skip navigation

PUBLICATIONS

Register for Latest Research

Stay Informed
Register with NCJRS to receive NCJRS's biweekly e-newsletter JUSTINFO and additional periodic emails from NCJRS and the NCJRS federal sponsors that highlight the latest research published or sponsored by the Office of Justice Programs.

NCJRS Abstract

The document referenced below is part of the NCJRS Virtual Library collection. To conduct further searches of the collection, visit the Virtual Library. See the Obtain Documents page for direction on how to access resources online, via mail, through interlibrary loans, or in a local library.

 

NCJ Number: 250310 Find in a Library
Title: Estimating the Underground Commercial Sex Economy in the U.S.
Corporate Author: National Institute of Justice (NIJ)
US Department of Justice
Office of Justice Programs
United States of America
Date Published: August 2016
Page Count: 2
Sponsoring Agency: National Institute of Justice (NIJ)
Washington, DC 20531
Grant Number: 2010-IJ-CX-1674
Document: HTML
Type: Report (Summary)
Format: Article; Document; Document (Online)
Language: English
Country: United States of America
Annotation: This article presents information from an NIJ funded study that measured the size and structure of the underground commercial sex economy in eight major US cities.
Abstract: This NIJ funded study sought to measure the size and structure of the underground commercial sex economy in eight major US cities. The study was guided by four main research questions: 1) How large is the underground commercial sex economy in eight major U.S. cities?; 2) To what extent are the underground commercial sex, drug and weapons economies interconnected in the eight major U.S. cities?; 3) How do the ties between traffickers within the underground commercial sex economy affect the transportation of sex trafficking victims?; and 4) What are the network characteristics of the traffickers that operate within the underground commercial sex economy? The study found that the estimates of the size of the underground commercial sex economy in the eight cities studied ranged from $39.9 million to $290 million in 2007. In five of the cities, the size decreased between 2003 and 2007. Researchers did not find a connection between weapons trafficking and the underground commercial sex economy, but in some cities, there was an overlap with drug trafficking. In five of the study sites, gang involvement in sex trafficking and prostitution seemed to be increasing.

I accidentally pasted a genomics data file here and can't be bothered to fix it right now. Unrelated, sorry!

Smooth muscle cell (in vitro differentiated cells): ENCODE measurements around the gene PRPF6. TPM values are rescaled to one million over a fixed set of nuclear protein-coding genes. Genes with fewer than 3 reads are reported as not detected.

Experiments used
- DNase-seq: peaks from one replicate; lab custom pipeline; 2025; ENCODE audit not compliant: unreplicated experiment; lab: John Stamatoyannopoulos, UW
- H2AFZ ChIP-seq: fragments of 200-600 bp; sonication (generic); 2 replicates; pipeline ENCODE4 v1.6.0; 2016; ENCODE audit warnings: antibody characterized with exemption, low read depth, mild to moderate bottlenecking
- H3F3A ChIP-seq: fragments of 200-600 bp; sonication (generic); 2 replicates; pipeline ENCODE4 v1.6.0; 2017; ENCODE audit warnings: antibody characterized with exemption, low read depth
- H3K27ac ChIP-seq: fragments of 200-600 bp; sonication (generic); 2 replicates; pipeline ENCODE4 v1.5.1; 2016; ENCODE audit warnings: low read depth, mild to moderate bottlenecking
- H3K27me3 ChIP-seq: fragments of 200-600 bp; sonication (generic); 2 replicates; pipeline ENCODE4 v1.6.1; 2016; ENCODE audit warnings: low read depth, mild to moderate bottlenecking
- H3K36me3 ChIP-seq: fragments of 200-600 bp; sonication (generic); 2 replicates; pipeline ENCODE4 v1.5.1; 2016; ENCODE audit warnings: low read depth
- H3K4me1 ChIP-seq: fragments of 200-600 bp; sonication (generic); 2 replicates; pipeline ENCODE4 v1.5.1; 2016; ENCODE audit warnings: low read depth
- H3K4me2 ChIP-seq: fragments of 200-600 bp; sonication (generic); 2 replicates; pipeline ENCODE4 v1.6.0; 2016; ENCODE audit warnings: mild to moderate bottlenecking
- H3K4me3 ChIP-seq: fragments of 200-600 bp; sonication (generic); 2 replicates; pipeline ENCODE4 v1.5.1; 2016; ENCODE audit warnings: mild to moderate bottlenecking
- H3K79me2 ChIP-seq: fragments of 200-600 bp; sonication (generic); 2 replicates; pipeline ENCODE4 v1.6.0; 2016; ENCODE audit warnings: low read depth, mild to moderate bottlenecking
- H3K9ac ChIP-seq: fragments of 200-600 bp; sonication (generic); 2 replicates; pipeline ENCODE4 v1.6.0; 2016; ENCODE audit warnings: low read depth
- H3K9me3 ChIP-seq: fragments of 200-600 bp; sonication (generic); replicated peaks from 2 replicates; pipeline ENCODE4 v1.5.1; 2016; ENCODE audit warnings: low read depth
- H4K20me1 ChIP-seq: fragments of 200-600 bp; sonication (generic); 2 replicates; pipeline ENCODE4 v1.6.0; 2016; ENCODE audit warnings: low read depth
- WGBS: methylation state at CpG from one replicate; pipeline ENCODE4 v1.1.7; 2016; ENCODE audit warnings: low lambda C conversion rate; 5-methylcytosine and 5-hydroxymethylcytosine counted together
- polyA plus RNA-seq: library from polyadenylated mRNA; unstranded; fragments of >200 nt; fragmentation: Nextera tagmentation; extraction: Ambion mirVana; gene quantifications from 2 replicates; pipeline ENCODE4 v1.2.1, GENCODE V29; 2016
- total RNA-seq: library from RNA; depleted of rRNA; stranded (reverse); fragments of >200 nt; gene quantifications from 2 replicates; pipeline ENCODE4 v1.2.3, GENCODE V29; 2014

Main Term(s): Prostitution
Index Term(s): National Institute of Justice (NIJ); NIJ grant-related documents; NIJ Resources
Note: This article is based on the grant report Estimating the Size and Structure of the Underground Commercial Sex Economy in Eight Major U.S. Cities (NCJ 245295) by Meredith Dank, Bilal Khan, P. Mitchell Downey, Cybele Kotonias, Deborah Mayer, Colleen Owens, Laura Pacifici, and Lilly Yu.
To cite this abstract, use the following link:
http://www.ncjrs.gov/App/publications/abstract.aspx?ID=272470

*A link to the full-text document is provided whenever possible. For documents not available online, a link to the publisher's website is provided. Tell us how you use the NCJRS Library and Abstracts Database - send us your feedback.